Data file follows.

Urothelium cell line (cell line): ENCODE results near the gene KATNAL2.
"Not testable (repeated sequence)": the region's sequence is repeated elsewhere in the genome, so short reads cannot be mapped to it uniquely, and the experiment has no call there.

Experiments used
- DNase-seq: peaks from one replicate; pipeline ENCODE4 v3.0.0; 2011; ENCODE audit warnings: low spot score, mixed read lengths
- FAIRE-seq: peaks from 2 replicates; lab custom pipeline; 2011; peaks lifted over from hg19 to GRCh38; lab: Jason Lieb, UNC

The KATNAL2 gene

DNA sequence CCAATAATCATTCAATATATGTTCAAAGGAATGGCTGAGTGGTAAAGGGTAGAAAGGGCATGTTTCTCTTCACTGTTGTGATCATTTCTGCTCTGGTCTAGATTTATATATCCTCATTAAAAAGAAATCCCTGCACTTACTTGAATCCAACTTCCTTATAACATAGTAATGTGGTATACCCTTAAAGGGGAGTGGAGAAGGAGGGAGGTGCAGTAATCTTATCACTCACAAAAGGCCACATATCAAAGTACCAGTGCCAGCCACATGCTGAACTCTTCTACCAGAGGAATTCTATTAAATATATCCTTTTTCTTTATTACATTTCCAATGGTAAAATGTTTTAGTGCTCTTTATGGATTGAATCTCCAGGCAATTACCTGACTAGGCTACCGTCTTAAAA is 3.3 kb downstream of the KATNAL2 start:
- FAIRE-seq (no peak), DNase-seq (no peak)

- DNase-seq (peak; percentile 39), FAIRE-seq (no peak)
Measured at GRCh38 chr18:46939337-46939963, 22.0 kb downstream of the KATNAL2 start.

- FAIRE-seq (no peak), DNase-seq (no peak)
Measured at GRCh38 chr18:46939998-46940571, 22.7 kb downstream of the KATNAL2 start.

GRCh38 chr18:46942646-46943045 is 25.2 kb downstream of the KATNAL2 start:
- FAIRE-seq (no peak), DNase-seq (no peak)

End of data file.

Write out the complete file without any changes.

Urothelium cell line (cell line): ENCODE results near the gene KATNAL2.
"Not testable (repeated sequence)": the region's sequence is repeated elsewhere in the genome, so short reads cannot be mapped to it uniquely, and the experiment has no call there.

Experiments used
- DNase-seq: peaks from one replicate; pipeline ENCODE4 v3.0.0; 2011; ENCODE audit warnings: low spot score, mixed read lengths
- FAIRE-seq: peaks from 2 replicates; lab custom pipeline; 2011; peaks lifted over from hg19 to GRCh38; lab: Jason Lieb, UNC

The KATNAL2 gene

DNA sequence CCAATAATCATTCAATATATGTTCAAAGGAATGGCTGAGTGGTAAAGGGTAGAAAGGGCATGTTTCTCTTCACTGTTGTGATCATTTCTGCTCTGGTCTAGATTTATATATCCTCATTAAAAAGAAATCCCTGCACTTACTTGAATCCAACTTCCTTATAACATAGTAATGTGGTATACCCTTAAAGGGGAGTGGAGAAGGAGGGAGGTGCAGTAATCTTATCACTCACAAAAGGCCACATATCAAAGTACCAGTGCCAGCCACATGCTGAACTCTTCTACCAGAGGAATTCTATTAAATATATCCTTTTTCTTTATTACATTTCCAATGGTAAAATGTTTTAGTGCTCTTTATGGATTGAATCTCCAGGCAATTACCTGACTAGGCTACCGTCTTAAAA is 3.3 kb downstream of the KATNAL2 start:
- FAIRE-seq (no peak), DNase-seq (no peak)

- DNase-seq (peak; percentile 39), FAIRE-seq (no peak)
Measured at GRCh38 chr18:46939337-46939963, 22.0 kb downstream of the KATNAL2 start.

- FAIRE-seq (no peak), DNase-seq (no peak)
Measured at GRCh38 chr18:46939998-46940571, 22.7 kb downstream of the KATNAL2 start.

GRCh38 chr18:46942646-46943045 is 25.2 kb downstream of the KATNAL2 start:
- FAIRE-seq (no peak), DNase-seq (no peak)